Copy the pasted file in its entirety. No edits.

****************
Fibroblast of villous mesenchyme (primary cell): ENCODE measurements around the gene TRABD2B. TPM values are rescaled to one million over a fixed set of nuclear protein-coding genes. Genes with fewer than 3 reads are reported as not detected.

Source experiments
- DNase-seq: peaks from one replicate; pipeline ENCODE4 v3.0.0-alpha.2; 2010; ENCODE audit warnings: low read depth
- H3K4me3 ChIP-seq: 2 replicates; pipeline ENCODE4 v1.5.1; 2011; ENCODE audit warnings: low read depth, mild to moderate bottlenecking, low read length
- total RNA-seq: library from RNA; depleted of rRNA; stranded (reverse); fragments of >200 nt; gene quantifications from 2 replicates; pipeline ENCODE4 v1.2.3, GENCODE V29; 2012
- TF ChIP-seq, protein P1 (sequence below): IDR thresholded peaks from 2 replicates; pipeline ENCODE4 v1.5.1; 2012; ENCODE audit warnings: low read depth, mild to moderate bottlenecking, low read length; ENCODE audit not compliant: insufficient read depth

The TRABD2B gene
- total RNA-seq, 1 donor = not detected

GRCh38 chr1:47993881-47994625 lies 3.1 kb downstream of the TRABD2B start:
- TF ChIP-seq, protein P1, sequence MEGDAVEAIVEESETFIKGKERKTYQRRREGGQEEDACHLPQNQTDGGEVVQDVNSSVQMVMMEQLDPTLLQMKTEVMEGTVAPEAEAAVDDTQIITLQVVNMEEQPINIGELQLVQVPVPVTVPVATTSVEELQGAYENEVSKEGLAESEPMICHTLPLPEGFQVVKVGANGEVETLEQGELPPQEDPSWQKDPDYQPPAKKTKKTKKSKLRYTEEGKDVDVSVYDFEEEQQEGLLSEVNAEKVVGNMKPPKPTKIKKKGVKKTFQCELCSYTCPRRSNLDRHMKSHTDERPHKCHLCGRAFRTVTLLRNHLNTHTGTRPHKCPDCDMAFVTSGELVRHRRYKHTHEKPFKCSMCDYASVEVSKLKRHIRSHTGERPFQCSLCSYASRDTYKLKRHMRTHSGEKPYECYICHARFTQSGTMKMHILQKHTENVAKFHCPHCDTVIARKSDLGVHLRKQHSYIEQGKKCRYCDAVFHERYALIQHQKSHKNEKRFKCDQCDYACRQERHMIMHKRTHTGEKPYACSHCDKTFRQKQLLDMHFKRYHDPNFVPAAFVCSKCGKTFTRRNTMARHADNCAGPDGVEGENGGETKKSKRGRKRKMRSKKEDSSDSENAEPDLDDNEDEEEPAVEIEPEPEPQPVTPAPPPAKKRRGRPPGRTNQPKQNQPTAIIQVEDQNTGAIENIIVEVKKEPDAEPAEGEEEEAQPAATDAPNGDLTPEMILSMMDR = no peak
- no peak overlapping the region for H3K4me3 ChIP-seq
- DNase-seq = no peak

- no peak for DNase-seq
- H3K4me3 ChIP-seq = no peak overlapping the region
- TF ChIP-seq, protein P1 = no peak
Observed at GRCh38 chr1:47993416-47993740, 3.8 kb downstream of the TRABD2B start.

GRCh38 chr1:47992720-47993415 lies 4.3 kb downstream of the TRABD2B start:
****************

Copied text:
Fibroblast of villous mesenchyme (primary cell): ENCODE measurements around the gene TRABD2B. TPM values are rescaled to one million over a fixed set of nuclear protein-coding genes. Genes with fewer than 3 reads are reported as not detected.

Source experiments
- DNase-seq: peaks from one replicate; pipeline ENCODE4 v3.0.0-alpha.2; 2010; ENCODE audit warnings: low read depth
- H3K4me3 ChIP-seq: 2 replicates; pipeline ENCODE4 v1.5.1; 2011; ENCODE audit warnings: low read depth, mild to moderate bottlenecking, low read length
- total RNA-seq: library from RNA; depleted of rRNA; stranded (reverse); fragments of >200 nt; gene quantifications from 2 replicates; pipeline ENCODE4 v1.2.3, GENCODE V29; 2012
- TF ChIP-seq, protein P1 (sequence below): IDR thresholded peaks from 2 replicates; pipeline ENCODE4 v1.5.1; 2012; ENCODE audit warnings: low read depth, mild to moderate bottlenecking, low read length; ENCODE audit not compliant: insufficient read depth

The TRABD2B gene
- total RNA-seq, 1 donor = not detected

GRCh38 chr1:47993881-47994625 lies 3.1 kb downstream of the TRABD2B start:
- TF ChIP-seq, protein P1, sequence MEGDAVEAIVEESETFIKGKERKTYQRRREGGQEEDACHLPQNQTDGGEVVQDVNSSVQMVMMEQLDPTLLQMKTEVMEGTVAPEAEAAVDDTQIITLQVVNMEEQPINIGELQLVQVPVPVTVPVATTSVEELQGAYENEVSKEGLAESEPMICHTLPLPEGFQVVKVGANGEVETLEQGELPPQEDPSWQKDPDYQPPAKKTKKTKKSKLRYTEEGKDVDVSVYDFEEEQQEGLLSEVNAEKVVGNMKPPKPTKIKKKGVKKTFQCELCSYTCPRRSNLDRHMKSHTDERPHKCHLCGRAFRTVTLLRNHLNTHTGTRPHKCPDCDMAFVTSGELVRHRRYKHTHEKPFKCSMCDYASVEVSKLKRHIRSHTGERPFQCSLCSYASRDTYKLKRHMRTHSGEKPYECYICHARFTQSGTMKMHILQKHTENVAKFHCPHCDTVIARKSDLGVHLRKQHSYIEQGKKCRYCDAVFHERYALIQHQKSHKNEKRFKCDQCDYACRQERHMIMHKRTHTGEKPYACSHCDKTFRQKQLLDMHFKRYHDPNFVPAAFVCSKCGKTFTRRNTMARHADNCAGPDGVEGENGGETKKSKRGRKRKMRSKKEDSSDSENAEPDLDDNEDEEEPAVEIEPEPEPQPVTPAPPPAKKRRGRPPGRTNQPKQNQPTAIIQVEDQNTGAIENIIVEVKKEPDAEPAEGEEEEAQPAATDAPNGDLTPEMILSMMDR = no peak
- no peak overlapping the region for H3K4me3 ChIP-seq
- DNase-seq = no peak

- no peak for DNase-seq
- H3K4me3 ChIP-seq = no peak overlapping the region
- TF ChIP-seq, protein P1 = no peak
Observed at GRCh38 chr1:47993416-47993740, 3.8 kb downstream of the TRABD2B start.

GRCh38 chr1:47992720-47993415 lies 4.3 kb downstream of the TRABD2B start: